I agree, though. ‘Regression to the mean’ arguments don’t seem too relevant when one is dealing with the 2011 Mariners. The Red Sox, though, are another story. So it’s not the argument that’s bad, it’s the example. The 2011 Mariners are a bad example. Actually, they’re just bad.

    My only point was that it doesn’t make sense to bury Cust and Smoak because of bad starts to the year. We should know what both players can offer: patience, power, and a low average. They’ve done that, more or less, to start the year. The average has been lower than it will be and the power has been absent, but, as Dave points out, that won’t continue.

  10. mariners2009 on April 11th, 2011 10:46 am

    Instead of everyone blaming Figgins, I think the problem is obvious. Wedge isn’t coaching guys to all get hits in a row and is allowing them to spread them out. Figgins has just been waiting for the right times. Silva was right about Ichiro, he always goes out and gets hits whenever HE wants, and he won’t wait fo other guys to hit first. Ichiro should be more like Figgy.

  11. clandon on April 11th, 2011 10:59 am

    themedia,
    I agree with your points about Cust and Smoak. In reality, they are among just a few of the reasons to expect that we might actually get entertained at some point this year.

  12. realsmack on April 11th, 2011 11:16 am

    @mariners2009 – thank you for my first good laugh of the day. :)

  13. spankystout on April 11th, 2011 11:24 am

    Wow, I never would have thought that Baltimore has sucked just as bad as the M’s. Could you repost this article on every Mariners blog so people can stop freaking out? :)

  14. joser on April 11th, 2011 11:56 am

    The thing is, the Orioles haven’t just won games despite being “as bad as the M’s” (sort of); they’ve also been more unlucky than the M’s (and still won games!) Take a look at the team leaderboards at Fangraphs, and click on the BABIP column header to sort by that stat. Look who’s hanging around at the bottom? Well, OK, the Rays obviously have been historically unlucky, but the Orioles are down there at .243, well below the Mariners’ .262 (which happens to be the same as the Rangers’) We should expect the M’s to have slightly better luck with balls finding holes going forward, but we should expect the Orioles to rebound even more. Of course, the perversity of baseball being what it is, an improvement in luck will probably not help the Orioles win more games (since they seem to be winning them through smoke and mirrors anyway).

  15. illdonk on April 11th, 2011 12:00 pm

    I don’t think anybody is freaking out; there was no good reason to believe our offense would be noticeably better (besides the fact that it almost couldn’t be worse).

    That being said, the fact that we don’t hit in general combined with the idea that we continue to not hit when we have scoring opportunities, wouldn’t make me feel much better even if I saw it on every blog.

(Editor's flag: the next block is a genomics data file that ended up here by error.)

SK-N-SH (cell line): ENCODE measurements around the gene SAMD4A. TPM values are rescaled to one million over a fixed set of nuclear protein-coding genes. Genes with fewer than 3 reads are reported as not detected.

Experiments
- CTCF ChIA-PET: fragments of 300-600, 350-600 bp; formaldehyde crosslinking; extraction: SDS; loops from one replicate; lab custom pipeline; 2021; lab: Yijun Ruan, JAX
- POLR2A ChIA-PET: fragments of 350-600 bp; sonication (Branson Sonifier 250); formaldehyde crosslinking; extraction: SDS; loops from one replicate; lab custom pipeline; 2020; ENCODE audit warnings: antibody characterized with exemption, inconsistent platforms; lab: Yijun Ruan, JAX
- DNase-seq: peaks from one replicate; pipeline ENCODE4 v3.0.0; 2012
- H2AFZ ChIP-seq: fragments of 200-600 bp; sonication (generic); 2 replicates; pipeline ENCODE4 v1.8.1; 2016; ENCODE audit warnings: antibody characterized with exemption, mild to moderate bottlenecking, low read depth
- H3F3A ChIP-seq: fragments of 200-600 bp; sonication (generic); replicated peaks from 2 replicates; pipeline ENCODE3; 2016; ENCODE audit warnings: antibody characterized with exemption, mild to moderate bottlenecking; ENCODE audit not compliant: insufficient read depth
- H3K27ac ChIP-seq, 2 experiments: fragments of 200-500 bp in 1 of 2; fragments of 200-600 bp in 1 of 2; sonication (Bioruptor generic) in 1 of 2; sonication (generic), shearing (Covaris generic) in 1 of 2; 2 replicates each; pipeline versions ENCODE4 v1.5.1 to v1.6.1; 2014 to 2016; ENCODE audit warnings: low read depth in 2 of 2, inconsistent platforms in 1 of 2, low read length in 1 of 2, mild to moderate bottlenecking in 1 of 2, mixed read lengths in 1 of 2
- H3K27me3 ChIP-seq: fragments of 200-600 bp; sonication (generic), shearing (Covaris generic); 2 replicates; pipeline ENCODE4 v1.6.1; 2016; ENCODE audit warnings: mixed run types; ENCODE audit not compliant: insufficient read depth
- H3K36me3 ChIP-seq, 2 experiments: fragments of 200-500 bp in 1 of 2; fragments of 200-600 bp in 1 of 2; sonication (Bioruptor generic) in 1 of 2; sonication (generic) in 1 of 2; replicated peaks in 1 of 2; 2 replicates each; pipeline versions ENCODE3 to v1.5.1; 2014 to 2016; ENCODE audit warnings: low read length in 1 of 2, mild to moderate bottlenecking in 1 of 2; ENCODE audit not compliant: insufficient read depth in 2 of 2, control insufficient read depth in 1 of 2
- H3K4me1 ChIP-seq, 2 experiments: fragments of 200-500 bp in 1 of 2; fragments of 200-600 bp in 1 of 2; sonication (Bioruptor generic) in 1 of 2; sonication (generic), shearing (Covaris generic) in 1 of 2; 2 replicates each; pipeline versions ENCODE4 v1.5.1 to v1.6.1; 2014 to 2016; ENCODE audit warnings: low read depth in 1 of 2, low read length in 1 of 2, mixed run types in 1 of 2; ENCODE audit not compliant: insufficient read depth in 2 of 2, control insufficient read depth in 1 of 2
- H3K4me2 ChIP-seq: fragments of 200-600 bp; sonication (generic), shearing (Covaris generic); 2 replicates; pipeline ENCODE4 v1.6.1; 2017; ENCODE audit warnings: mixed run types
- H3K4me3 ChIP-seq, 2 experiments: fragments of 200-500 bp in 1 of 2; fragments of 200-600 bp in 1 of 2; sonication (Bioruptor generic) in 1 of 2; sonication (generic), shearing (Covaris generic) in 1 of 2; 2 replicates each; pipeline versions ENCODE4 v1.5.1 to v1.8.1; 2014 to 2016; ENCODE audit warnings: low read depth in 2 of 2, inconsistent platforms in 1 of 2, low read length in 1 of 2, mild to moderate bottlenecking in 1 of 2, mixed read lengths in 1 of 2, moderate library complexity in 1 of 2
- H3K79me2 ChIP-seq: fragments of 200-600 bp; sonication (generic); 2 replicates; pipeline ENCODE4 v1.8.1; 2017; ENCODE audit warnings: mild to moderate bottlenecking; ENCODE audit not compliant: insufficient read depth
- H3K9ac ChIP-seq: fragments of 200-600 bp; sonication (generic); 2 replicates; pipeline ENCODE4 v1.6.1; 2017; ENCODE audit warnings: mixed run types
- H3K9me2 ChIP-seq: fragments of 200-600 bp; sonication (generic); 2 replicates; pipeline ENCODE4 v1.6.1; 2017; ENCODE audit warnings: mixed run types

16. philosofool on April 11th, 2011 12:14 pm

    I don’t think anybody is freaking out; there was no good reason to believe our offense would be noticeably better (besides the fact that it almost couldn’t be worse)

    The lack of Jose Lopez (worst OPS in baseball last year) and Casey Kotchman (-.9 WAR)) are good reasons to expect improvement.

    I seriously believe that this offense is better than last year’s, and I think Dave’s post explains why we’re looking just as bad: our hits happen to be spread out. Being better than last year’s offense is not an achievement to be proud of, but we are better than we look. A little.

  17. TomC on April 11th, 2011 2:14 pm

    Of the full-timers, the highest on-base percentages belong to (in order) Ichiro, Smoak, Cust, and Bradley

    The batting order should, therefore, start in that exact order. I realize it is not baseball tradition, but perhaps Wedge should let them all know the batting order will be set by the players themselves through their OBP.

    It will never happen, however.

    Being better than last year’s offense is not an achievement to be proud of, but we are better than we look. A little.

    Are you sure? What if this is the offense we will have this year?

    Is there any guarantee that Saunders/Figgins/Bradley will hit better? that Guti will recover his health? etc. It seems to me a lot of the improvement is predicated on Smoak’s improvement and Cust performing up to expectations.

    I just don’t see enough talent on this team to overcome the inevitable injuries or bad luck.

  18. paracorto on April 11th, 2011 2:41 pm

    “Get a man on base, however, and the Mariners fall to a wRC+ of 32, while the Orioles soar to 145. With a man in scoring position, no one has been better than Baltimore, and only two teams have been worse than the Mariners.”

    Nothing new under this sun, good hitters are better hitters with runners on base and OBP alone is meaningless without a solid lineup. Is it just a matter of luck ? Branch Rickey would have said no.

  19. MrZDevotee on April 11th, 2011 3:00 pm

    Relax folks… The offense will come around… We’ve played 3 series… Won one, and lost two against two of the hottest teams in baseball at the moment.

    How many games SHOULD this season’s Mariners win when they play 6 out of 9 games against Division Leaders (with a combined 16-3 record for them at this point)? I mean even take away the 6 wins the M’s handed the Rangers and Indians, and without them, those two teams are still 10-3 combined.